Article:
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See detailESC guidelines on diabetes, pre-diabetes, and cardiovascular diseases developed in collaboration with the EASD - summary.
Ryden, Lars; Grant, Peter J.; Anker, Stefan D. et al

in Diabetes & vascular disease research (2014), 11(3), 133-73

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See detailIncretins as a novel therapeutic strategy in patients with diabetes and heart failure.
Khan, M. A.; Deaton, C.; Rutter, M. K. et al

in Heart failure reviews (2013), 18(2), 141-8

Heart failure (HF) and diabetes mellitus (DM) commonly co-exist, with a prevalence of DM of up to 40 % in HF patients. Treatment of DM in patients with HF is challenging since many of the contemporary ... [more ▼]

Heart failure (HF) and diabetes mellitus (DM) commonly co-exist, with a prevalence of DM of up to 40 % in HF patients. Treatment of DM in patients with HF is challenging since many of the contemporary therapies used for the treatment of DM are either contraindicated in HF or are limited in their use due to the high prevalence of co-morbidities such as significant renal dysfunction. This article presents an overview of the physiology of the incretin system and how it can be targeted therapeutically, highlighting implications for the management of patients with DM and HF. Receptors for the incretin glucagon-like peptide-1 (GLP-1) are expressed throughout the cardiovascular system and the myocardium and are up-regulated in HF. GLP-1 therapy improves cardiac function in animal models of HF through augmented glucose uptake in the myocardium mediated through a p38 MAP kinase pathway. Small clinical studies have shown that GLP-1 improves ejection fraction, reduces BNP levels and enhances functional capacity in patients with chronic HF. A number of randomized controlled trials are currently underway to define the utility of targeting the incretin system in HF patients with DM. Incretin-based therapy may represent a novel therapeutic strategy in the treatment of HF patients with diabetes, in particular for their cardioprotective effects independent of those attributable to tight glycemic control. [less ▲]

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See detailAtrial fibrillation in heart failure: The sword of Damocles revisited.
Khan, Muhammad A.; Ahmed, Fozia; Neyses, Ludwig UL et al

in World Journal of Cardiology (2013), 5(7), 215-27

Heart failure (HF) and atrial fibrillation (AF) frequently coexist and have emerged as major cardiovascular epidemics. There is growing evidence that AF is an independent prognostic marker in HF and ... [more ▼]

Heart failure (HF) and atrial fibrillation (AF) frequently coexist and have emerged as major cardiovascular epidemics. There is growing evidence that AF is an independent prognostic marker in HF and affects patients with both reduced as well as preserved LV systolic function. There has been a general move in clinical practice from a rhythm control to a rate control strategy in HF patients with AF, although recent data suggests that rhythm control strategies may provide better outcomes in selected subgroups of HF patients. Furthermore, various therapeutic modalities including pace and ablate strategies with cardiac resynchronisation or radiofrequency ablation have become increasingly adopted, although their role in the management of AF in patients with HF remains uncertain. This article presents an overview of the multidimensional impact of AF in patients with HF. Relevant literature is highlighted and the effect of various therapeutic modalities on prognosis is discussed. Finally, while novel anticoagulants usher in a new era in thromboprophylaxis, research continues in a variety of new pathways including selective atrial anti-arrhythmic agents and genomic polymorphisms in AF with HF. [less ▲]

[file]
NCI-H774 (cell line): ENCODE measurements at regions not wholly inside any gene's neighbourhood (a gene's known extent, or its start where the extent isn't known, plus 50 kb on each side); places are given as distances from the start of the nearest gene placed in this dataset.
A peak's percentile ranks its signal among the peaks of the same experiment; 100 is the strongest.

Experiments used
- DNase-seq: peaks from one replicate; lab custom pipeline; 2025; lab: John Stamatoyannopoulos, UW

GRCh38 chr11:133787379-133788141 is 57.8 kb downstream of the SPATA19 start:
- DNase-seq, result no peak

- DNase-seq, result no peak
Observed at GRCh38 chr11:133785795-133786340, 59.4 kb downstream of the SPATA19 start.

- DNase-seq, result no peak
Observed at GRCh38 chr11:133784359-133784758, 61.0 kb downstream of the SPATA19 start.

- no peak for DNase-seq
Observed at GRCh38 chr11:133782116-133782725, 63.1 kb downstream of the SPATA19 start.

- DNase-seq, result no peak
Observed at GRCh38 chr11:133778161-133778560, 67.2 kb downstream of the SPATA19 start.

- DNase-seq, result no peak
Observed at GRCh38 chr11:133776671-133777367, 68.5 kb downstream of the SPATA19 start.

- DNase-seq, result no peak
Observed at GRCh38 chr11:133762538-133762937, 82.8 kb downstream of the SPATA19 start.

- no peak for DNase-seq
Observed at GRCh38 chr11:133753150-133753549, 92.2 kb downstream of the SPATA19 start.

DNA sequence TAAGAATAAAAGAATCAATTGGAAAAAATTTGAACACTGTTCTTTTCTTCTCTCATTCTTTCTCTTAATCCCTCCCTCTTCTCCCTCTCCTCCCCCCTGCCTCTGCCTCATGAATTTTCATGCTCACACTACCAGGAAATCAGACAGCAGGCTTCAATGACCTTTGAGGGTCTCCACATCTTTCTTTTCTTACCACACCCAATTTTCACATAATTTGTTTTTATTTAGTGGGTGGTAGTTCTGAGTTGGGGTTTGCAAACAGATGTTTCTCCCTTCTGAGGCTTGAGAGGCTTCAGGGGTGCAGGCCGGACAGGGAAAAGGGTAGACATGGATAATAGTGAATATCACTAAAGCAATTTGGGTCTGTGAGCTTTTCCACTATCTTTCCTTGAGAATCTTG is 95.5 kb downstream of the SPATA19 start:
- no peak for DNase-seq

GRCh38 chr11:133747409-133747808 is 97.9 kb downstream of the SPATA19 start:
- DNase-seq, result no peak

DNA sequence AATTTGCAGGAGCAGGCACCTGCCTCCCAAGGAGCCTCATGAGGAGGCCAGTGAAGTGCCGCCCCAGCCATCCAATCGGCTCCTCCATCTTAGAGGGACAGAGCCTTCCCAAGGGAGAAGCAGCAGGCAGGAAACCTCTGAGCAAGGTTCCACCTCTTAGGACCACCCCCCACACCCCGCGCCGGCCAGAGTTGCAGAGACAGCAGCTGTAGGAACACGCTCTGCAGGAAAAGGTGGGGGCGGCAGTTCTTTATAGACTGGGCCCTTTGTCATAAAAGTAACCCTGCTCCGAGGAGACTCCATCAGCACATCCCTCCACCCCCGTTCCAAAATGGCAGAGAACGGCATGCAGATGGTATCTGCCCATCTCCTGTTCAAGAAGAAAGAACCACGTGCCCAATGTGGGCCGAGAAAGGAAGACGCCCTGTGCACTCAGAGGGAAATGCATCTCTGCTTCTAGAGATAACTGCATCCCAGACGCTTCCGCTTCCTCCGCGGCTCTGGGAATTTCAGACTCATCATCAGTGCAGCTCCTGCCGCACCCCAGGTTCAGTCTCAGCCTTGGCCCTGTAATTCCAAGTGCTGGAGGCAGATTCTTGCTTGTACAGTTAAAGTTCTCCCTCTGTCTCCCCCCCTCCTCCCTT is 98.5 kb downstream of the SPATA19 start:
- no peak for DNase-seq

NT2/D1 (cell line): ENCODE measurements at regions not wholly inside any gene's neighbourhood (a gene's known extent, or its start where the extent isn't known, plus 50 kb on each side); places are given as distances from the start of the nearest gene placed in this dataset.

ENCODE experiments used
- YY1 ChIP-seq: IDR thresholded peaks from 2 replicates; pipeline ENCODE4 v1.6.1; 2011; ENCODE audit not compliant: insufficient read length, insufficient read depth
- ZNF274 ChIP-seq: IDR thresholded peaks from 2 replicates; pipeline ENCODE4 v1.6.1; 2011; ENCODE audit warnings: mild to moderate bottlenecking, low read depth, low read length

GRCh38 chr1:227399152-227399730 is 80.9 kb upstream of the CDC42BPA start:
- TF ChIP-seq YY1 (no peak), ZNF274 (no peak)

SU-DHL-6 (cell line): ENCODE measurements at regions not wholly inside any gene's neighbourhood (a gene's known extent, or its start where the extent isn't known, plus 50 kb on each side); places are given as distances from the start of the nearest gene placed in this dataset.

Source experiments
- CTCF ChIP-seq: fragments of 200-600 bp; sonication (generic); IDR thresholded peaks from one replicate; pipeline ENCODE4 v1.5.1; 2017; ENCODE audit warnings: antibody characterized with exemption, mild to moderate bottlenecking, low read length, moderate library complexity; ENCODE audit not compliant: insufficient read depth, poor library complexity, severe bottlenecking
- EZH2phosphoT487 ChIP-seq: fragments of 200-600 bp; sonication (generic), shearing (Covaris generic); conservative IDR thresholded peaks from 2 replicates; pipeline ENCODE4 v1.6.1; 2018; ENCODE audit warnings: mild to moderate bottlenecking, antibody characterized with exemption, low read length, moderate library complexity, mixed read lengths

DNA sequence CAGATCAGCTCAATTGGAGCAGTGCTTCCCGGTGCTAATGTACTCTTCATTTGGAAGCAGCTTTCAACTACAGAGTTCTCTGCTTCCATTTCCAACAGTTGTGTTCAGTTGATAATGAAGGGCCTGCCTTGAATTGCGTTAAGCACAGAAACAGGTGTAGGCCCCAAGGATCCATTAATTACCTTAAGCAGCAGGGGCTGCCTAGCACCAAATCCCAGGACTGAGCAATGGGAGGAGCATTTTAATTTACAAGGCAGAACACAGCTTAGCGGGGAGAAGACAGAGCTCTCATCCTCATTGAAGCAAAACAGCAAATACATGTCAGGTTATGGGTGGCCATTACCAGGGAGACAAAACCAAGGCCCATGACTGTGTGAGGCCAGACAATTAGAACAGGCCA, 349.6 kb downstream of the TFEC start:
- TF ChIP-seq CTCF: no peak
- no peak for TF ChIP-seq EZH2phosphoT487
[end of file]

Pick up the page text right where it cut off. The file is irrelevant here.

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See detailDevelopment and characterization of a novel fluorescent indicator protein PMCA4-GCaMP2 in cardiomyocytes.
Mohamed, Tamer M. A.; Abou-Leisa, Riham; Baudoin, Florence et al

in Journal of molecular and cellular cardiology (2013), 63

Isoform 4 of the plasma membrane calcium/calmodulin dependent ATPase (PMCA4) has recently emerged as an important regulator of several key pathophysiological processes in the heart, such as contractility ... [more ▼]

Isoform 4 of the plasma membrane calcium/calmodulin dependent ATPase (PMCA4) has recently emerged as an important regulator of several key pathophysiological processes in the heart, such as contractility and hypertrophy. However, direct monitoring of PMCA4 activity and assessment of calcium dynamics in its vicinity in cardiomyocytes are difficult due to the lack of molecular tools. In this study, we developed novel calcium fluorescent indicators by fusing the GCaMP2 calcium sensor to the N-terminus of PMCA4 to generate the PMCA4-GCaMP2 fusion molecule. We also identified a novel specific inhibitor of PMCA4, which might be useful for studying the role of this molecule in cardiomyocytes and other cell types. Using an adenoviral system we successfully expressed PMCA4-GCaMP2 in both neonatal and adult rat cardiomyocytes. This fusion molecule was correctly targeted to the plasma membrane and co-localised with caveolin-3. It could monitor signal oscillations in electrically stimulated cardiomyocytes. The PMCA4-GCaMP2 generated a higher signal amplitude and faster signal decay rate compared to a mutant inactive PMCA4(mut)GCaMP2 fusion protein, in electrically stimulated neonatal and adult rat cardiomyocytes. A small molecule library screen enabled us to identify a novel selective inhibitor for PMCA4, which we found to reduce signal amplitude of PMCA4-GCaMP2 and prolong the time of signal decay (Tau) to a level comparable with the signal generated by PMCA4(mut)GCaMP2. In addition, PMCA4-GCaMP2 but not the mutant form produced an enhanced signal in response to beta-adrenergic stimulation. Together, the PMCA4-GCaMP2 and PMCA4(mut)GCaMP2 demonstrate calcium dynamics in the vicinity of the pump under active or inactive conditions, respectively. In summary, the PMCA4-GCaMP2 together with the novel specific inhibitor provides new means with which to monitor calcium dynamics in the vicinity of a calcium transporter in cardiomyocytes and may become a useful tool to further study the biological functions of PMCA4. In addition, similar approaches could be useful for studying the activity of other calcium transporters during excitation-contraction coupling in the heart. [less ▲]